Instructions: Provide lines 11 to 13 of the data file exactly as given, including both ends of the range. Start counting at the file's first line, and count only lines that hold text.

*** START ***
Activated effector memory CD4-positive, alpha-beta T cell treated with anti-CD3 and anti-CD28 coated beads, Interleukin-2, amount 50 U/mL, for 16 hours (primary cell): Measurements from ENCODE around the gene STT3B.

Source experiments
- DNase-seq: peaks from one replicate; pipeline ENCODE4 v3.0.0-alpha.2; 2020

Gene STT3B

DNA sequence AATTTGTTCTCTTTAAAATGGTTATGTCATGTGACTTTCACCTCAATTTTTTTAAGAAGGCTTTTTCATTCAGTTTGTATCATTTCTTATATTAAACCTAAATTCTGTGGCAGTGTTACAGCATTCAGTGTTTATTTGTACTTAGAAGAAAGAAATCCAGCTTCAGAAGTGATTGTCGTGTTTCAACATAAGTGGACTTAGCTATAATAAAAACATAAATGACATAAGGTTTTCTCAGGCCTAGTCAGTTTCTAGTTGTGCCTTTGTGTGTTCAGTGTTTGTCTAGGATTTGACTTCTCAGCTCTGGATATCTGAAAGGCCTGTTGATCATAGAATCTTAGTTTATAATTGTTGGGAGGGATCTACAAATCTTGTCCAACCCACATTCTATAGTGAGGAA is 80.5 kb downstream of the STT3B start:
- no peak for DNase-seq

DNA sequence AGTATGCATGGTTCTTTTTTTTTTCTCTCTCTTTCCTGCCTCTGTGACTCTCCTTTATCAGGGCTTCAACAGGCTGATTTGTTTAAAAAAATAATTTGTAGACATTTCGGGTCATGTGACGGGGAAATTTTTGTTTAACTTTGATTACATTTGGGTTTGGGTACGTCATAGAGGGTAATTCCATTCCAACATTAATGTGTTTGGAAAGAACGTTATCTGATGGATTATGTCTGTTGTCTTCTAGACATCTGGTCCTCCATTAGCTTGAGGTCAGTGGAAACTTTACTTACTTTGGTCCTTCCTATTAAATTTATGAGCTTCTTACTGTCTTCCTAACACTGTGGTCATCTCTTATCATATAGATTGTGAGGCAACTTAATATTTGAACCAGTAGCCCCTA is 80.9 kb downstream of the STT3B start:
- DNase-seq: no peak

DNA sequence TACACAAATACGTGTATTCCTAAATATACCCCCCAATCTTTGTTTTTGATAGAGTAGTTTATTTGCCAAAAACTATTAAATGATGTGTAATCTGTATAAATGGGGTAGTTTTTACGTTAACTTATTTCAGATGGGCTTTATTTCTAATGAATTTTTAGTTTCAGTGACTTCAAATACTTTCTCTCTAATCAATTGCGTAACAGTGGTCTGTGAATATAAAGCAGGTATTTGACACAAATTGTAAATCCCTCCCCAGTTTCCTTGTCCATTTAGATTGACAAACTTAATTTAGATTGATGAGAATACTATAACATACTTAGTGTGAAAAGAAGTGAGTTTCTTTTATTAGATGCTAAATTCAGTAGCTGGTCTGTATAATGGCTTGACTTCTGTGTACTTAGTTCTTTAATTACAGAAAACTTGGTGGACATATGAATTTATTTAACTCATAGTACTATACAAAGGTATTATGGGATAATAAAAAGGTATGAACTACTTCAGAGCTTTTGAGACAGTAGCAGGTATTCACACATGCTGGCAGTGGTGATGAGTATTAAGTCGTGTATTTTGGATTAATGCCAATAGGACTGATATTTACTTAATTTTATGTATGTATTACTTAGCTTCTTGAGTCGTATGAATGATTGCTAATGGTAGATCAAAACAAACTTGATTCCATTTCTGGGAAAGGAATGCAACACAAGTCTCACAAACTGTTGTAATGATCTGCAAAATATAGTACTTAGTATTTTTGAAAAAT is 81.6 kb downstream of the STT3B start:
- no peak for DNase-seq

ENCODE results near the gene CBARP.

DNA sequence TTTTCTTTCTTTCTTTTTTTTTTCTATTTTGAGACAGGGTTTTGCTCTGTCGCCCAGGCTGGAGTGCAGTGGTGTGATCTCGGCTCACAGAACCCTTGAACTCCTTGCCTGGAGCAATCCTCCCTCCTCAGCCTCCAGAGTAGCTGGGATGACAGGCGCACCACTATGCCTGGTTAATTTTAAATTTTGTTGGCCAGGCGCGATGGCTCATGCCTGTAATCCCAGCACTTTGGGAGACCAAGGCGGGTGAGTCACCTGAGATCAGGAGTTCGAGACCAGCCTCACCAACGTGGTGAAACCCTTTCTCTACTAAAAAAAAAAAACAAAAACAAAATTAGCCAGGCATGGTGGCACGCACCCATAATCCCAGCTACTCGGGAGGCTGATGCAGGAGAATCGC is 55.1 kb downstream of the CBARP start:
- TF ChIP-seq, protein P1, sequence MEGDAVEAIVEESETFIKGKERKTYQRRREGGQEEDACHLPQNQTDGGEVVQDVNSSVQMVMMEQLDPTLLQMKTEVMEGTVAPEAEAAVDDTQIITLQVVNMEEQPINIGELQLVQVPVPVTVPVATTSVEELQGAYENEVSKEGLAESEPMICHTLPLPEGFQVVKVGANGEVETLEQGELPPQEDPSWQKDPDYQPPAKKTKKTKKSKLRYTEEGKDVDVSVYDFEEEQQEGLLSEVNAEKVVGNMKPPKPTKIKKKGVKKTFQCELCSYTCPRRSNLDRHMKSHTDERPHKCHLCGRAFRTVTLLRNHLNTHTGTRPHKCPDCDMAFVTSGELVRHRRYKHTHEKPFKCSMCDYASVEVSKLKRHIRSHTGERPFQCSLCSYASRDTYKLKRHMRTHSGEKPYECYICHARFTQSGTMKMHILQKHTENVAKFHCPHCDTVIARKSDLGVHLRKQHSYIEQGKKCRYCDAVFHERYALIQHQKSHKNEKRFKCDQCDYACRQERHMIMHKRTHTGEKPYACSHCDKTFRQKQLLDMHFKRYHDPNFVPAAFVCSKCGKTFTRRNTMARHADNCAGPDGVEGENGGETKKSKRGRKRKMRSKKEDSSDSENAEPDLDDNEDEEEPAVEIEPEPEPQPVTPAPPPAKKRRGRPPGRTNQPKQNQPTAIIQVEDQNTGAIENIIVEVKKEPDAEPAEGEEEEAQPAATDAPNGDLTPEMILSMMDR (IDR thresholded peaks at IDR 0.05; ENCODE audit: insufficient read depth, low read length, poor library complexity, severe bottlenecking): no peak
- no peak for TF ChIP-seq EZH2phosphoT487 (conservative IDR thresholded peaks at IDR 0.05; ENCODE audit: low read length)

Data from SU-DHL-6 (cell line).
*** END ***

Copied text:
ENCODE results near the gene CBARP.

DNA sequence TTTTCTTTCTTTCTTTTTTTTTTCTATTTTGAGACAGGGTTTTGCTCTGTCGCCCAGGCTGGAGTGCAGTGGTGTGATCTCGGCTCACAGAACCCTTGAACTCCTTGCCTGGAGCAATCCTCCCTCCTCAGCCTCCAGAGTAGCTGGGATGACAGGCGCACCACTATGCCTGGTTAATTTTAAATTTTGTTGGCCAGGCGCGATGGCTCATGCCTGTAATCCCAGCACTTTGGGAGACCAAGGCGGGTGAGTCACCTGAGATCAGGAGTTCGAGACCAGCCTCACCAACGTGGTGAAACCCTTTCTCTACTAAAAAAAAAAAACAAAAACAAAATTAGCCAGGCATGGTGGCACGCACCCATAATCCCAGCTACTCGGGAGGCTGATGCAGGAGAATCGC is 55.1 kb downstream of the CBARP start:
- TF ChIP-seq, protein P1, sequence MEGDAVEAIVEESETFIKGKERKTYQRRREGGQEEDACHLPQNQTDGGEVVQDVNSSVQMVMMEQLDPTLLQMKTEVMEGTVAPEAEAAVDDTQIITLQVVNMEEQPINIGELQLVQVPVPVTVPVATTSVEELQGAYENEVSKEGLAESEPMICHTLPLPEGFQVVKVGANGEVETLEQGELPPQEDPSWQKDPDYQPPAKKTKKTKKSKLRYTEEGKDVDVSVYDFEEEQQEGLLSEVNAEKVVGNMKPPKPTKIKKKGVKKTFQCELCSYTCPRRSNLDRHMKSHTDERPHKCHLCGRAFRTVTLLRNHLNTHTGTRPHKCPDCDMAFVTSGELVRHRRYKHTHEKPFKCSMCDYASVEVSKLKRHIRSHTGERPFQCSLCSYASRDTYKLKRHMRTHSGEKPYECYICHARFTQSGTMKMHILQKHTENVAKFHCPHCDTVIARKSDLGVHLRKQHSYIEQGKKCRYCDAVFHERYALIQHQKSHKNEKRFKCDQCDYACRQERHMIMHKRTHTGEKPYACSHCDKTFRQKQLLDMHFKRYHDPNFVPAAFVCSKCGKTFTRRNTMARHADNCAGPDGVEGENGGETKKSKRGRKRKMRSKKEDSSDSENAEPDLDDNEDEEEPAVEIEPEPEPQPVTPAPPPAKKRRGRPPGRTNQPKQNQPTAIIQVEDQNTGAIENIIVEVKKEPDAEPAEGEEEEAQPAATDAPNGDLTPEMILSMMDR (IDR thresholded peaks at IDR 0.05; ENCODE audit: insufficient read depth, low read length, poor library complexity, severe bottlenecking): no peak